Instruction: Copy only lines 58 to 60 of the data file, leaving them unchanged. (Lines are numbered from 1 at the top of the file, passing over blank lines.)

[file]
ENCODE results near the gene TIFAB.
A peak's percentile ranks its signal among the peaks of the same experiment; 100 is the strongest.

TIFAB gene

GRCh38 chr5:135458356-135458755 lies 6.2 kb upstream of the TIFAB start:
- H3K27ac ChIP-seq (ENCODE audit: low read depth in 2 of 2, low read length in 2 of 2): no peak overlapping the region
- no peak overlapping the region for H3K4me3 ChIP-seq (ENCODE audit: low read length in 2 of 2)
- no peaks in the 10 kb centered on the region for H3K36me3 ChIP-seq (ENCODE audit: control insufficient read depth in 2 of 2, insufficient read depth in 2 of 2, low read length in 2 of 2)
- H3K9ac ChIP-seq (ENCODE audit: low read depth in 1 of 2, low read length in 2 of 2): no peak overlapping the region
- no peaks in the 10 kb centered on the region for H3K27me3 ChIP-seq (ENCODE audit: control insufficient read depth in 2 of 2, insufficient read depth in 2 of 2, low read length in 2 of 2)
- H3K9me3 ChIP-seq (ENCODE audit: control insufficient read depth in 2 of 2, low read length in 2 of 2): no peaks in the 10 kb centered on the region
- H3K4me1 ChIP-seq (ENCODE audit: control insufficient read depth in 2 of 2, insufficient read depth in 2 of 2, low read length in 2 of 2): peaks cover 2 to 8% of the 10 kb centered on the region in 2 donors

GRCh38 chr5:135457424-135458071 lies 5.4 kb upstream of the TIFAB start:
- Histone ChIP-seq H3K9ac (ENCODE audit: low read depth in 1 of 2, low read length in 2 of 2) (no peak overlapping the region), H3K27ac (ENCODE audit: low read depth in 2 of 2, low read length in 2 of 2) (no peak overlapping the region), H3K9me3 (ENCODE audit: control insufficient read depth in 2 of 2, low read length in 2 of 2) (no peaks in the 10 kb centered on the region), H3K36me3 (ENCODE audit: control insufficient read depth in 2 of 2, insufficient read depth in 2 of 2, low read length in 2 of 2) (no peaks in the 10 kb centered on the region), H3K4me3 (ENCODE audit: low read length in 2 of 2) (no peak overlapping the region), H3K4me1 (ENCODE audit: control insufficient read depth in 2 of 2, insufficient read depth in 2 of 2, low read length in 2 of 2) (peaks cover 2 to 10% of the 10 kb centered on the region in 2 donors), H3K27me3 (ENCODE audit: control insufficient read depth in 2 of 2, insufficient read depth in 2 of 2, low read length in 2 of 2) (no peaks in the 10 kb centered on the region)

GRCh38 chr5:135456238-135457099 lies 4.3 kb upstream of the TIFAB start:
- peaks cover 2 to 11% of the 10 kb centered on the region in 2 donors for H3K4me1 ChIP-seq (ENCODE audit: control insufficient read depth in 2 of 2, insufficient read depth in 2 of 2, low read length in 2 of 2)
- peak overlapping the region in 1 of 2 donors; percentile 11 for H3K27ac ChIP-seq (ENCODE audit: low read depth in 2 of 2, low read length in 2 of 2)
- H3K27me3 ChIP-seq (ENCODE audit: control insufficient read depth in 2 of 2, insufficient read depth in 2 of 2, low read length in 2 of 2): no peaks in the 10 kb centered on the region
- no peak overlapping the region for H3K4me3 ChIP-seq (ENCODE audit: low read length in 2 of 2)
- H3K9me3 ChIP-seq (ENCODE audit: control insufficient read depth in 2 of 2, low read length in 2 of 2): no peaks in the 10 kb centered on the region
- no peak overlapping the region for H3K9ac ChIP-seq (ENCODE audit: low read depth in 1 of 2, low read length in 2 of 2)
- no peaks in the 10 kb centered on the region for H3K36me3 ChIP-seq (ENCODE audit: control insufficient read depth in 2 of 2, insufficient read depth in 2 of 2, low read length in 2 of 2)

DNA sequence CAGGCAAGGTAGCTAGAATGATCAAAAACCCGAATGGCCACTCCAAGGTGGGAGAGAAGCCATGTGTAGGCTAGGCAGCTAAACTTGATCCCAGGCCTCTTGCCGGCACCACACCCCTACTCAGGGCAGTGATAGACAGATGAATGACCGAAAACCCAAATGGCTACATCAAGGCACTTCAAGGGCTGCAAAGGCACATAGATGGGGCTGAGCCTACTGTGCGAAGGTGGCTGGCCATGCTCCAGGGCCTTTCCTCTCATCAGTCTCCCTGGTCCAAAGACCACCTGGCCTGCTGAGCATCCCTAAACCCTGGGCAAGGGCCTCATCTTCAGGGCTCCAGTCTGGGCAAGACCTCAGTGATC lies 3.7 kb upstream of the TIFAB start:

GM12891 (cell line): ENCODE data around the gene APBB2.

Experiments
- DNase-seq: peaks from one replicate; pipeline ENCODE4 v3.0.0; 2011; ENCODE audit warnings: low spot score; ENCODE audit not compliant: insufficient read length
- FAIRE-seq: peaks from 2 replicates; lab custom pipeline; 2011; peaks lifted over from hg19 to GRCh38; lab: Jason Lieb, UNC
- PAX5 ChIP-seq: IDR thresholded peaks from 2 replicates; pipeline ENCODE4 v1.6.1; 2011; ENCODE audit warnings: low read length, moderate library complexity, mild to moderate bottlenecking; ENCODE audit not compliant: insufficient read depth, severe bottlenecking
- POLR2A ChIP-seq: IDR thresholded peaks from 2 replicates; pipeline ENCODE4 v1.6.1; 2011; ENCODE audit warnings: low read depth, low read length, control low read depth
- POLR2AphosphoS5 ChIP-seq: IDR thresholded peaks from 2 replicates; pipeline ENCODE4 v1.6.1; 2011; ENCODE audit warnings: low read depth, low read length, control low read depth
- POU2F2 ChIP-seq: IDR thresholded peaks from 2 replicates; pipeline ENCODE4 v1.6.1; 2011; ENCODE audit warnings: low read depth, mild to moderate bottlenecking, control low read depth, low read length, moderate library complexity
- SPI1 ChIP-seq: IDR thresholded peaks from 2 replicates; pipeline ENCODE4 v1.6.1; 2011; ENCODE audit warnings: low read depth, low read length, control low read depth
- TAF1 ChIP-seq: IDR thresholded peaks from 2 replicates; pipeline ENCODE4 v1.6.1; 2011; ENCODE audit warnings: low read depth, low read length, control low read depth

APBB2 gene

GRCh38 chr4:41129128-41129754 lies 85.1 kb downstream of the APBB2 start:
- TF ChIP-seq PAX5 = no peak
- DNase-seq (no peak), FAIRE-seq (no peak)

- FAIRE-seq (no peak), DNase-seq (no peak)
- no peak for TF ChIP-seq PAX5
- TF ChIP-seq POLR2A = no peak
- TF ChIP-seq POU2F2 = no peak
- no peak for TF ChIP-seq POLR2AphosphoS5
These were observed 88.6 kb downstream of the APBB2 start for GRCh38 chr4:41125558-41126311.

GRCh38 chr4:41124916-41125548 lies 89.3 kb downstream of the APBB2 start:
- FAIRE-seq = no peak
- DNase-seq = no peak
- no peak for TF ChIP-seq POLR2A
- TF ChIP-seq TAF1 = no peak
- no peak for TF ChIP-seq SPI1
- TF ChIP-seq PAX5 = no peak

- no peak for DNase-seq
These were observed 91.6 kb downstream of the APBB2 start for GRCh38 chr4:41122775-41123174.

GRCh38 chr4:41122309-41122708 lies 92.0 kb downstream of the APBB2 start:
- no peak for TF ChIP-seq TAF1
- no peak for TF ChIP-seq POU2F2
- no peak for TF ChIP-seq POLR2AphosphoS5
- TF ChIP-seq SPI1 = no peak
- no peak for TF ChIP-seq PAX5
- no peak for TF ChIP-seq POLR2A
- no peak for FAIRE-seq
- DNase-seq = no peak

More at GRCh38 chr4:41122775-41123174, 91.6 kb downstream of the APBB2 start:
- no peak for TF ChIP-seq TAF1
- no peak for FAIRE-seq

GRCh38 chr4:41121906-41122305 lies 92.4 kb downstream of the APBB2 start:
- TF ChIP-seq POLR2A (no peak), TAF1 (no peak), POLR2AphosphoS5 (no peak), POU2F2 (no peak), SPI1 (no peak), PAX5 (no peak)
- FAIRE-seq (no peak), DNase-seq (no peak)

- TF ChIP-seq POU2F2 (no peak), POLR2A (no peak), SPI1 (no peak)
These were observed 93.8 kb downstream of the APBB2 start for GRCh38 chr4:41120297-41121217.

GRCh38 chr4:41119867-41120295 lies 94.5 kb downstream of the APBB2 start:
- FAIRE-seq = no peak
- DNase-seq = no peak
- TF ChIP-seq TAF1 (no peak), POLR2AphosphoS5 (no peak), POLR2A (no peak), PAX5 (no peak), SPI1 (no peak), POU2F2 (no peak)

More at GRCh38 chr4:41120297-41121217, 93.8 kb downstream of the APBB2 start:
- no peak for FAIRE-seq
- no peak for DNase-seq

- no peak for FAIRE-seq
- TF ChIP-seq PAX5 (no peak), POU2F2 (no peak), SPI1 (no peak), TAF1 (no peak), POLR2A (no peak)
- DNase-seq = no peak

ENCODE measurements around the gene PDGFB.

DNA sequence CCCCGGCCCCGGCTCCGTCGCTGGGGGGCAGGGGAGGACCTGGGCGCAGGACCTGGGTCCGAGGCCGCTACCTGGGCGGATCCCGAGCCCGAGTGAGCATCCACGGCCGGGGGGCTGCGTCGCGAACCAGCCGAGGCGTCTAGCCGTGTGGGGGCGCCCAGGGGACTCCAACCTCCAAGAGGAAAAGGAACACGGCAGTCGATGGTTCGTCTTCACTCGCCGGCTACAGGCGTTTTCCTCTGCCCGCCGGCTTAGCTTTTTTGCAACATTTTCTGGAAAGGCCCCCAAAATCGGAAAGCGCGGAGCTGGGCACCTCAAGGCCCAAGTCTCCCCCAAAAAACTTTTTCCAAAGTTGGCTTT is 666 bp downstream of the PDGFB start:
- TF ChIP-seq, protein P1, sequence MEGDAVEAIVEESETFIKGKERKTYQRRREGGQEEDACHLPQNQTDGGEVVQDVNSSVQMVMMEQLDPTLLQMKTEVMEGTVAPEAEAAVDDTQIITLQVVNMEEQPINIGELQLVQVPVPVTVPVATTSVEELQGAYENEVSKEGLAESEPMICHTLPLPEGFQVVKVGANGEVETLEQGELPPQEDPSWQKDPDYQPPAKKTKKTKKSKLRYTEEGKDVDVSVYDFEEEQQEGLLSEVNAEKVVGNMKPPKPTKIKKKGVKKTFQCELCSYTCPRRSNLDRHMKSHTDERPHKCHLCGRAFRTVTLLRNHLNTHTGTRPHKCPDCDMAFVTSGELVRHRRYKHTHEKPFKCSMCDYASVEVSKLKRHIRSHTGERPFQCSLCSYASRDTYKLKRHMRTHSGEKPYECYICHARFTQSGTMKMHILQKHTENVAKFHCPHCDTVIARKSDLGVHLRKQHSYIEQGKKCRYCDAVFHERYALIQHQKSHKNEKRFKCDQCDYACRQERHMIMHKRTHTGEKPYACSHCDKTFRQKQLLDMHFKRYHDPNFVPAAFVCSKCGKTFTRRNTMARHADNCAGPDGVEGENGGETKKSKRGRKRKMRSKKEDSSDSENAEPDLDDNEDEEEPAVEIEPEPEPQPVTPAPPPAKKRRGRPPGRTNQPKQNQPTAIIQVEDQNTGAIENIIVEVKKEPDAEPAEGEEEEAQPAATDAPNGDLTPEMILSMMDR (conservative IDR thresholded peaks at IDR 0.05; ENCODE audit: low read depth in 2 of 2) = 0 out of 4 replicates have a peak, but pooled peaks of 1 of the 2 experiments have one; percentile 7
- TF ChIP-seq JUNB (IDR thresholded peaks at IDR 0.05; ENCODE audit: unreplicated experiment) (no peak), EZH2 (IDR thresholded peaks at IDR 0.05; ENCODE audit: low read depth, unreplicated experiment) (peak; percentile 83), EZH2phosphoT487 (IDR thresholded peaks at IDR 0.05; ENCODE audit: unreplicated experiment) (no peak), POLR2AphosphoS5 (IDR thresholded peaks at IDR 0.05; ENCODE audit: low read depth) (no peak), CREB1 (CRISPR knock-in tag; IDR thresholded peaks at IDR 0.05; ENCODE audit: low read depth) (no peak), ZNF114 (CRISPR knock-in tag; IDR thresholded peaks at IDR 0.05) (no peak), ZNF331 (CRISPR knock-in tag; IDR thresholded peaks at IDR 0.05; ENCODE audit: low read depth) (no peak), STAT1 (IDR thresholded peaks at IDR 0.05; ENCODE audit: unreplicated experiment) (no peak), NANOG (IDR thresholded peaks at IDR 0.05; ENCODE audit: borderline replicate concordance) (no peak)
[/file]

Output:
- no peak for TF ChIP-seq POLR2A
- no peak for FAIRE-seq
- DNase-seq = no peak